Electrical impedance tomography

A new respiratory monitor visualises lung activity in real-time

This March, Dräger Medical will bring to the bedside of respiratory patients an innovative new monitor that vividly shows, breath-by-breath, their response to treatment. After shifting a patient’s position, or adjusting the respirator setting, or delivering a drug to open airways, physicians and nurses will be able to watch in real-time the response inside the patient’s lungs.

Photo: Electrical impedance tomography

The images created by this novel technology, called electrical impedance tomography (EIT), are stunning. The cross section view of the patient’s lung on the new Dräger monitor looks like weather maps used on TV, with regions changing from dark blue to powder blue as warm air masses flow in. Where the lung remains closed to the passage of air, the region remains dark.

Gently move the patient and the change to lung capacity can be immediately seen on the monitor.
‘It’s a giant step forward in the handling of ventilator patients,’ according to Professor Ola Stenqvist at the Sahlgrenska University Hospital in Göteborg, Sweden, who over the past five years has conducted research using EIT. ‘This technology will bring a new clarity into handling patients with uneven lung disease,’ he added, providing continuous bedside monitoring of effective recruitment and indicating the optimum PEEP (positive end-expiratory pressure) settings on respirators.

EIT provides a functional image of breathing that is a complement to the structural images provided by computed tomography or chest X-rays.
Non-invasive, radiation free, and portable, the bedside EIT monitor means these fragile patient’s will not need to be transported as often to the radiology department to evaluate changes in their condition.
The video-like EIT images of the lung are constructed from data collected by16 pairs of electrodes on a belt that circles the patient’s thorax. The electrodes rest gently against the skin and no gel is required to enhance conductivity.

In sequence, each emitter on the r sends a low-energy electrical pulse, using the same voltage as an electrocardiogram, which is captured by the ring of detectors.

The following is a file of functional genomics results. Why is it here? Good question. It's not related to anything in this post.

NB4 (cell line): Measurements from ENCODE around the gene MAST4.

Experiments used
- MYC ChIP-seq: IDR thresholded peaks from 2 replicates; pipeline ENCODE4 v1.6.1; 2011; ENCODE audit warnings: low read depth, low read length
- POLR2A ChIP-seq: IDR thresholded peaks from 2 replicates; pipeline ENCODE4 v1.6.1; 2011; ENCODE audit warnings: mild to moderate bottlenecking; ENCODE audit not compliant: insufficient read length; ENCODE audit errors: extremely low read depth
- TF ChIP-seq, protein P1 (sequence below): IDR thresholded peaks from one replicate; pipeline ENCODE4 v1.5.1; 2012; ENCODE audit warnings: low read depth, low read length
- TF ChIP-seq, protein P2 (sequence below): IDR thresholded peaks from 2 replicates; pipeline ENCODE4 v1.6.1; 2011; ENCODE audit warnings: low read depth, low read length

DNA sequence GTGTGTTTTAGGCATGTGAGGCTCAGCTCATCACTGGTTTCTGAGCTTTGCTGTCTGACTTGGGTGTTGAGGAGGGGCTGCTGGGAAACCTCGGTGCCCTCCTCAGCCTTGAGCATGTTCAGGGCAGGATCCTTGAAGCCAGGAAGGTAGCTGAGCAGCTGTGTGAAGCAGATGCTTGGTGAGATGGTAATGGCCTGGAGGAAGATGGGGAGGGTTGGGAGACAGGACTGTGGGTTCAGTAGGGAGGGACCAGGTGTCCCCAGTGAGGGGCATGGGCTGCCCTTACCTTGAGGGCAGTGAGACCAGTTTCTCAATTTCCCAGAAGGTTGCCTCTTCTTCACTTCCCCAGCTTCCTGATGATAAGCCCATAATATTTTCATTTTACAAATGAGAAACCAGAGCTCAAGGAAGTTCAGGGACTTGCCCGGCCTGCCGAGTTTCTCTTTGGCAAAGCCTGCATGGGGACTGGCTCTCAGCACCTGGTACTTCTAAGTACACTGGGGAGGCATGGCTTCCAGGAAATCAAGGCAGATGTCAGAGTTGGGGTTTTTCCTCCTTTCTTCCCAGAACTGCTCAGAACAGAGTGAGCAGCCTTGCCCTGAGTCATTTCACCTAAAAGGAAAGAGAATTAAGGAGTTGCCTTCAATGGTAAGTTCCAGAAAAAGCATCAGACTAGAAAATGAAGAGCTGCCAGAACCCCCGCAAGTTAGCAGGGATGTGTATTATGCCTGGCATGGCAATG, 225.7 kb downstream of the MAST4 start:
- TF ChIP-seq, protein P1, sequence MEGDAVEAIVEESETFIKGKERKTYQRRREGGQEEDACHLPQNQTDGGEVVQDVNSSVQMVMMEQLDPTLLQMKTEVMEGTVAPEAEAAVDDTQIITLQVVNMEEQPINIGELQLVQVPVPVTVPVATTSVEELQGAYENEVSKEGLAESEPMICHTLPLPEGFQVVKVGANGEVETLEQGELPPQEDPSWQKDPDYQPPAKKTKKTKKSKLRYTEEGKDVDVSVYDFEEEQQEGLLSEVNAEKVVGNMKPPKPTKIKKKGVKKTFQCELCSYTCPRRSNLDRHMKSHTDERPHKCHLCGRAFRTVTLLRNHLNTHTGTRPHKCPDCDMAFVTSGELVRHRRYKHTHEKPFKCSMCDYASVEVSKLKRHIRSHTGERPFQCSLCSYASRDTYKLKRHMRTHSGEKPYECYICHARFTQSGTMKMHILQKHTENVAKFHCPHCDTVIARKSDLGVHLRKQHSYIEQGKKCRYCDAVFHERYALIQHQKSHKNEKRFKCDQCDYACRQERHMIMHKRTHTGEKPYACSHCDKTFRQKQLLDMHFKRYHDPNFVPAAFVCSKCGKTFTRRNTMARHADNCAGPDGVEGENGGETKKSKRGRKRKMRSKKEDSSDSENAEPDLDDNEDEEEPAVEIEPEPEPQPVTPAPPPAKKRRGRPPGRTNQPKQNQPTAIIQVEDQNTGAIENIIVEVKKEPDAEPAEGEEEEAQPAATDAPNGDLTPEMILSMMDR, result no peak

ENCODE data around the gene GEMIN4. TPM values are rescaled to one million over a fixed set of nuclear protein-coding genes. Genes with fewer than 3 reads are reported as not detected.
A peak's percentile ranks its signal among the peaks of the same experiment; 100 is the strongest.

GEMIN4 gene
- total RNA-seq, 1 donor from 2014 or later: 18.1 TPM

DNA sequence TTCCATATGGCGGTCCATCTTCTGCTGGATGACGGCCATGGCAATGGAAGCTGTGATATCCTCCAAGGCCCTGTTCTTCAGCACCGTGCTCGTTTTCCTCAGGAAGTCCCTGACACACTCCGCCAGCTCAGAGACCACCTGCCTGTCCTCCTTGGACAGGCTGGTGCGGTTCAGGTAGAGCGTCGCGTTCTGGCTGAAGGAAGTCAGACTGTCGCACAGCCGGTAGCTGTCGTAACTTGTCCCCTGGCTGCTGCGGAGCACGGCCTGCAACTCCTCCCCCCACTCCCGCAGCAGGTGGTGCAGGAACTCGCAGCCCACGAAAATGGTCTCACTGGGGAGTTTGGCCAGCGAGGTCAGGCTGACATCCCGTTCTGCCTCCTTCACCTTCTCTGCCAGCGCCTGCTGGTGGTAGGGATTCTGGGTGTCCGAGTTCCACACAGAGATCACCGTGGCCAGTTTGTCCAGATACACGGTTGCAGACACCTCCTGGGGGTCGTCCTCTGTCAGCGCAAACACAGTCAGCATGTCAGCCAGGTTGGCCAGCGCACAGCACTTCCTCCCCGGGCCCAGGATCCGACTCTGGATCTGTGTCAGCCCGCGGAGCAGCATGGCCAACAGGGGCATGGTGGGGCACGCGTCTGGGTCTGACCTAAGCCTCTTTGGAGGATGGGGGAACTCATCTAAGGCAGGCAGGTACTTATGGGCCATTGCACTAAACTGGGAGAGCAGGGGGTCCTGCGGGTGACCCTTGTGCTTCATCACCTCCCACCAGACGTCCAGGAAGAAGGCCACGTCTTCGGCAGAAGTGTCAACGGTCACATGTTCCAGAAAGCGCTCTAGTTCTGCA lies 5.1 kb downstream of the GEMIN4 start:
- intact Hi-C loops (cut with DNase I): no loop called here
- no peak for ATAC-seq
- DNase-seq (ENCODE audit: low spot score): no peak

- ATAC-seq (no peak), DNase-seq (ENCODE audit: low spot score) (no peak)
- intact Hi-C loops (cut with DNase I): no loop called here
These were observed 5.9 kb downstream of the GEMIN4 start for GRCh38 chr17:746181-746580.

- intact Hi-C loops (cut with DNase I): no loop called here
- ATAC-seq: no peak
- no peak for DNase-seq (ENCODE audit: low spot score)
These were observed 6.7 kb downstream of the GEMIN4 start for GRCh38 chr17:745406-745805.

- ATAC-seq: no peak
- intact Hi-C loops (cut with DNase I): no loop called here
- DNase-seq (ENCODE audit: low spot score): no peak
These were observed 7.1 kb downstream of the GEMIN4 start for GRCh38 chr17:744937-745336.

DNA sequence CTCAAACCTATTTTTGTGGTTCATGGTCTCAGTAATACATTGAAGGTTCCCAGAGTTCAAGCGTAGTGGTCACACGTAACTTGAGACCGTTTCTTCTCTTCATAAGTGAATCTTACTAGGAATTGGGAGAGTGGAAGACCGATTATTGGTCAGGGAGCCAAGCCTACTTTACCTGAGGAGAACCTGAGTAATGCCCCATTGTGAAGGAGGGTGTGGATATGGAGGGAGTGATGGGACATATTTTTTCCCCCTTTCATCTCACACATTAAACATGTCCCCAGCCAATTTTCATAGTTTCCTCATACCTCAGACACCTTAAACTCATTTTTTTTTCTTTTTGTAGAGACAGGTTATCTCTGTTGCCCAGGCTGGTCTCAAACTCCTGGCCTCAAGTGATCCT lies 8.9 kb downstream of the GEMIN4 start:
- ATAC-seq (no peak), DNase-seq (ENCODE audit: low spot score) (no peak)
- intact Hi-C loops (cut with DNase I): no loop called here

The impedance of the signal passing through body tissue is filtered, a complex challenge considering the number of cross currents of electricity in the human body, and more so for patients attached to ventilators.
By sequentially firing the emitters in a rotational pattern around the patient’s chest 208 data sets are collected to construct a single image. Up to 50 images can be acquired each second, creating the video motion that depicts the patient’s breathing patterns with the regional ventilation distribution and, significantly, the end-lung expiratory impedance that is a key indicator for physicians.

The image on the monitor is divided into four quadrants showing the left dorsal and left ventral, right dorsal and right ventral regions, and provides a quantification of variations in tidal volumes.
EIT has been used in research for 20 years, but Dräger is the first manufacturer to bring the technology successfully into routine clinical use.

The new model, which the company estimates is the fifth generation evolution of the EIT technology, was demonstrated for the first time at Medica in 2007.
Dräger has not released the name of the new EIT monitor that it previewed at Medica 2010, but told European Hospital that the final product will be introduced to hospitals at the end of March.
Anne-Catherine Grüntges, who heads the marketing efforts for Dräger Respiratory Care in Europe, told us: ‘People who have seen the EIT monitor have a hundred ideas right away about how and where they want to use it,’ and, she added, ‘The purpose is clear, yet the clinical potential is open to what clinicians will want to do with the technology. Now the question is how EIT will influence ventilation therapy practiced at the bedside.’


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